By Anne McGrath
Like many foreign nationals living abroad, I am dependent on social media to keep in touch with friends and family. It is really something of a lifeline when you’re living so far from home. I also have friends and family who are on one platform but not another so I spend a lot of time flicking between Facebook, Instagram, Twitter – and then there is also my blog, Facetime, Whatsapp and now on my Saudi phone, my new Saudi Whatsapp groups.
I am never far from my phone/tablet/laptop and my phone is the first thing I reach for in the morning to check updates, likes, comments, messages and I think that is the norm for most people.
My favourite platform is Instagram. It’s often referred to as the most positive social media platform, because generally photos are of uplifting and positive images and of course that’s what social media should be, enriching and connecting.
However, it’s not all positive. As we all know there is a downside to social media whichever platforms you are on. I follow some inspirational women on Instagram (interior design, fashion, beauty, lifestyle etc) and they have all spoken about how trolling and comparing their content to others has had a detrimental impact on their wellbeing. First there is FOMO (fear of missing out) and then the fear that your content is not as good as your peers. Even for those who do not making a living as an influencer, all those beautiful photos and insta shots of people at glamourous parties and launches can make it easy to conclude that everyone else’s life is cooler or better than yours.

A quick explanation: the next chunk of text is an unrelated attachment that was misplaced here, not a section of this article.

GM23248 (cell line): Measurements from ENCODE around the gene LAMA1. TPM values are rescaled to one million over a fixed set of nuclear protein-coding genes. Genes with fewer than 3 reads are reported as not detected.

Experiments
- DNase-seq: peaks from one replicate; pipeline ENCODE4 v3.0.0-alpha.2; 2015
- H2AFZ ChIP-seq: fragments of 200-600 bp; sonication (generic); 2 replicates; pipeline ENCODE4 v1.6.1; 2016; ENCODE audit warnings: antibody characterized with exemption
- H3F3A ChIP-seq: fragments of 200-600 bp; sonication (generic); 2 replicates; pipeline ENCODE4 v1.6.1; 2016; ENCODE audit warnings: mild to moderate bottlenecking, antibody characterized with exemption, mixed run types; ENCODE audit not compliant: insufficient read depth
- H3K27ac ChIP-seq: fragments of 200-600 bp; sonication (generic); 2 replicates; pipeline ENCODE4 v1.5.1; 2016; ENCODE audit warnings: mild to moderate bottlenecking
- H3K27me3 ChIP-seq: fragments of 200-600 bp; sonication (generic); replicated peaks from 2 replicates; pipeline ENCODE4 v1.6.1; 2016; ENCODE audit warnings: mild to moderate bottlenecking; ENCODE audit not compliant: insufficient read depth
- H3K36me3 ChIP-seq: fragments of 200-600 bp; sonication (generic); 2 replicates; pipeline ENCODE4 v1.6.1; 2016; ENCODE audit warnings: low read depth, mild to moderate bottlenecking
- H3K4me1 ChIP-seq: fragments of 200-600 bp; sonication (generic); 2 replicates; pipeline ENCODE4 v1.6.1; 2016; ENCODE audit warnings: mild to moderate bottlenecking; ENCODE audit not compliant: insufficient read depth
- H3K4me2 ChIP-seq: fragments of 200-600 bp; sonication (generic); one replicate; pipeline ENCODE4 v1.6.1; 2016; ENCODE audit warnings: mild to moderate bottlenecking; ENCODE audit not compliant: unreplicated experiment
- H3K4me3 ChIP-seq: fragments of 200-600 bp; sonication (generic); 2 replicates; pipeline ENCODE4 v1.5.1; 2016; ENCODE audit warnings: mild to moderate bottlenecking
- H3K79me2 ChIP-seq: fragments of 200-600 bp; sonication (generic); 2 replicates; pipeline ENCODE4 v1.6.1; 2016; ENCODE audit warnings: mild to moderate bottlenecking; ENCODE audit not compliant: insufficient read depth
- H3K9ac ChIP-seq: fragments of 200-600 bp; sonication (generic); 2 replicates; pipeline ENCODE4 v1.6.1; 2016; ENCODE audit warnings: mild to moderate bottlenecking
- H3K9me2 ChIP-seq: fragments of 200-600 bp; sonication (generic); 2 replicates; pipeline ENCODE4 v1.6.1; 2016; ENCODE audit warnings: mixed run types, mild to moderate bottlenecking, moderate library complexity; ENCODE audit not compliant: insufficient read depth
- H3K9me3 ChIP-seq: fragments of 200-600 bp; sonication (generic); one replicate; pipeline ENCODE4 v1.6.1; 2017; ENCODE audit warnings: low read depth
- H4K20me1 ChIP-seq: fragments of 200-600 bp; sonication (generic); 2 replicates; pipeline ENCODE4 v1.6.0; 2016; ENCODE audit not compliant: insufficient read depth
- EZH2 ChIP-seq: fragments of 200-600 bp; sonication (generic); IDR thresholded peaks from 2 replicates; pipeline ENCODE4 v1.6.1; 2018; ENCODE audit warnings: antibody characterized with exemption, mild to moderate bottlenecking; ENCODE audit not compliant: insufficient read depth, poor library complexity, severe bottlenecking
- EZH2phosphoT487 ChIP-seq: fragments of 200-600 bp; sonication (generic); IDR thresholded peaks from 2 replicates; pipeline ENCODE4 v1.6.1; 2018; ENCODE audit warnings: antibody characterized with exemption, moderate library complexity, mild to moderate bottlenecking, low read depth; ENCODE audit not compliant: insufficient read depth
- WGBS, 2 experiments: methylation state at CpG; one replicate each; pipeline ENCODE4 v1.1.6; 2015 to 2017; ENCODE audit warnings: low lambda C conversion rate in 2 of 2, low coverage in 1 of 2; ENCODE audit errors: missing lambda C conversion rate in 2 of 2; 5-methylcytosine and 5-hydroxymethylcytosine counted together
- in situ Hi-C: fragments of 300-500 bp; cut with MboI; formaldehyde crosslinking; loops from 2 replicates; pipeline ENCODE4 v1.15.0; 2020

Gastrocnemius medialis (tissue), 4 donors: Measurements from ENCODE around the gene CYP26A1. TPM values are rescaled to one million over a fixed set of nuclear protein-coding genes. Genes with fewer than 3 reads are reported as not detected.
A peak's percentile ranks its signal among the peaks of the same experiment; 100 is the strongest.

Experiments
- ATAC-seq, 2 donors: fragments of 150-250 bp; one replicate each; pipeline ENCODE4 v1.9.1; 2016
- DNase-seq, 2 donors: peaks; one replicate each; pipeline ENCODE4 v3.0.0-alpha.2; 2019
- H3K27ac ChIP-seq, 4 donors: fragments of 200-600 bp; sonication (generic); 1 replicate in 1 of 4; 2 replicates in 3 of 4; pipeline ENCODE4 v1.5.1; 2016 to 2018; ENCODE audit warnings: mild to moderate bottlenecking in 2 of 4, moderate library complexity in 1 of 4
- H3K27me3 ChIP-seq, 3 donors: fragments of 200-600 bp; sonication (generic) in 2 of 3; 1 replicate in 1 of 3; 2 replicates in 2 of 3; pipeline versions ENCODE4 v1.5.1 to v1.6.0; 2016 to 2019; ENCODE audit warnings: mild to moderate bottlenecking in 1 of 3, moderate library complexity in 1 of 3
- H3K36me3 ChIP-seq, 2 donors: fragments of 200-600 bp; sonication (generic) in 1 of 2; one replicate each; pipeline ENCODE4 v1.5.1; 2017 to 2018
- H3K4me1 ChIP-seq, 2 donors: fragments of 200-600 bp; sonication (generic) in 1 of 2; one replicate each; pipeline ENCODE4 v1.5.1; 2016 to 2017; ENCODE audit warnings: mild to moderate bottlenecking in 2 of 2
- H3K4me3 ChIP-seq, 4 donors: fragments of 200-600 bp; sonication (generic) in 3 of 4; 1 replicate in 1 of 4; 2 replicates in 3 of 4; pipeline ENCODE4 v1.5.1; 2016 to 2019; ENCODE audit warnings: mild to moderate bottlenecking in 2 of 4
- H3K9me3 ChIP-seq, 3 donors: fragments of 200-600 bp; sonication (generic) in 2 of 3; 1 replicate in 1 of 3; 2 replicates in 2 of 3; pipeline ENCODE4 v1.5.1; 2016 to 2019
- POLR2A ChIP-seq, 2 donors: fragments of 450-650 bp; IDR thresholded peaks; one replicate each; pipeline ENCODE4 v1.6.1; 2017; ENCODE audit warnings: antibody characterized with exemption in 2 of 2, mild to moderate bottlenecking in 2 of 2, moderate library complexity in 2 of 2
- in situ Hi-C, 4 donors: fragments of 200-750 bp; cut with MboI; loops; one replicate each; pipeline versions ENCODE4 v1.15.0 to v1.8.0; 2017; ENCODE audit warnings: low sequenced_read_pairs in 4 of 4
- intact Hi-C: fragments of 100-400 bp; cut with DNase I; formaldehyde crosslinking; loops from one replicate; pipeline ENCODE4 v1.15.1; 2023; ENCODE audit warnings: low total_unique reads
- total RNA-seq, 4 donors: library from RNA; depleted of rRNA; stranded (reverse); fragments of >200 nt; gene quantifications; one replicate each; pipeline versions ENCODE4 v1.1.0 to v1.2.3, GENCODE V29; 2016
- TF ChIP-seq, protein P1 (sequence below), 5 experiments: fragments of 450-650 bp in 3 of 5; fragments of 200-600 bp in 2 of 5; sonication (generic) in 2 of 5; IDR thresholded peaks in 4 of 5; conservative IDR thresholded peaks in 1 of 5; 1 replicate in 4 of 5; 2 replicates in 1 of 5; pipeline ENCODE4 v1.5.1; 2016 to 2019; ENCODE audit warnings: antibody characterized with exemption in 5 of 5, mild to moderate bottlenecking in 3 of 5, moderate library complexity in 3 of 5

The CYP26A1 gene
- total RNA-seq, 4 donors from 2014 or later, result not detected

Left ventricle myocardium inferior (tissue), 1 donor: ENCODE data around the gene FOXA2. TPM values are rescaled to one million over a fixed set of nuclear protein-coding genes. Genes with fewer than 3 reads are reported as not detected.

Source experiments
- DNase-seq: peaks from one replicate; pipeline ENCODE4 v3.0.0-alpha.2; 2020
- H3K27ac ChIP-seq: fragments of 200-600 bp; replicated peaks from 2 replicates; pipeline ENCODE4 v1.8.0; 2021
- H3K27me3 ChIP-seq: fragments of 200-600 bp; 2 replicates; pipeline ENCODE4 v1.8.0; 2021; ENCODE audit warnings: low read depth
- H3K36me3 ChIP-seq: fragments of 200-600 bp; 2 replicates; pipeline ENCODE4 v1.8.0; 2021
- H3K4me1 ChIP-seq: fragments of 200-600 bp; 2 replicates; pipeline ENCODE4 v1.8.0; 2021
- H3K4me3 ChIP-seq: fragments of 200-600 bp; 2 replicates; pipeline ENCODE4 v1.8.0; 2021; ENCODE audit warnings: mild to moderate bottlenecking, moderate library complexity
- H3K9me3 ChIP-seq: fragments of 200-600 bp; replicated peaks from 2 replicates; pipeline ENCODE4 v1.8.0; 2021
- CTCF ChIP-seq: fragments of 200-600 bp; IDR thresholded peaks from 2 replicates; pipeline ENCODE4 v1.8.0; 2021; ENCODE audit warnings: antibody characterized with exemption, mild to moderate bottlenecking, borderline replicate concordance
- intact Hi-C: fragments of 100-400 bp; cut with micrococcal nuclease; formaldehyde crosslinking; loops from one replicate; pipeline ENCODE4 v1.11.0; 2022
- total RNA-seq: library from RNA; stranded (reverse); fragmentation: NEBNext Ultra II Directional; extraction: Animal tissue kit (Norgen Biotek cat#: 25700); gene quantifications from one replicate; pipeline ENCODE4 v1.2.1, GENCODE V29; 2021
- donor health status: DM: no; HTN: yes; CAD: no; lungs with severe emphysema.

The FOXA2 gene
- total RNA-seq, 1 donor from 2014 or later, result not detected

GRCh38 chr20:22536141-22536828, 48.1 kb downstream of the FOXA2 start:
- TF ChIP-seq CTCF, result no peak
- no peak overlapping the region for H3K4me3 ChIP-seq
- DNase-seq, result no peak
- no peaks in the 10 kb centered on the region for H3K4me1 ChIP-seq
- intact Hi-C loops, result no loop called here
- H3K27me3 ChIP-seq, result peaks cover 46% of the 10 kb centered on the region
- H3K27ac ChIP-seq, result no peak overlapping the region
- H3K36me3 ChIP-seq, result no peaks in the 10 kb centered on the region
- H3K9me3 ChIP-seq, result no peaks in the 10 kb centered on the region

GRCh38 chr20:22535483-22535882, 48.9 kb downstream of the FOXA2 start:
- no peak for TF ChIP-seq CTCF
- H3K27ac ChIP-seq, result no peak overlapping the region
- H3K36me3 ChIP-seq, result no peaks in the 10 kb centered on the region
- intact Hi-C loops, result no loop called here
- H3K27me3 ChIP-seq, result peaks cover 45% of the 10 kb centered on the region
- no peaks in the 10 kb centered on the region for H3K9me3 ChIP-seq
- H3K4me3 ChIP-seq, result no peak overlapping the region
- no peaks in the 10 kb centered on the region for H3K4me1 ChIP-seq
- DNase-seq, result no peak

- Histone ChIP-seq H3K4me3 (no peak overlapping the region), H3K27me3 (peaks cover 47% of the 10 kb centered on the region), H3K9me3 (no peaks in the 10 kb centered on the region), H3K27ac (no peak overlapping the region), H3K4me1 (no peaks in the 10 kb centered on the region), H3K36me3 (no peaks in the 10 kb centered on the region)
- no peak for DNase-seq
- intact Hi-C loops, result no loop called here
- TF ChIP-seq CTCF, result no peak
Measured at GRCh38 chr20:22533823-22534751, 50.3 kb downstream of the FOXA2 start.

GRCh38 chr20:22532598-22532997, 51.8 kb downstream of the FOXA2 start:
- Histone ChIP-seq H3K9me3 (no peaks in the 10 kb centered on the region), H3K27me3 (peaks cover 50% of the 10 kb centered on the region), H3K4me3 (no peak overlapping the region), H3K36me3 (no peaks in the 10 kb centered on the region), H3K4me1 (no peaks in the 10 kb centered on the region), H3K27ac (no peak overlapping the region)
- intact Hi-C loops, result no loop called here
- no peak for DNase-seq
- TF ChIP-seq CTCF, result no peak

Most of my accounts are set to private which limits the trolling aspect but I have had some experience in the past. I received negative comments to an online article I wrote and a facebook post on a news site, related to a previous workplace became the subject of some vicious trolling by so-called key board warriors. It was astonishing, how nasty and personal it became so quickly. We had to take the post down and remove the comments. Both of these instances were over quickly and were not personal to me, but they were a glimpse into what it is like if you do become the victim of online bullying. It can be really upsetting, have a negative impact on your self esteem and can make you paranoid wondering was it the person sitting next to you in the café who posted the comment…?
However, there is always a balance, and as I started by saying social media is something of a lifeline for keeping connections while you are living away from your family and friends. It has the ability to be inspirational, uplifting and thought provoking. It is also pretty much impossible to ignore. The key is awareness and making informed choices.
Maybe for me it’s time for a digital detox??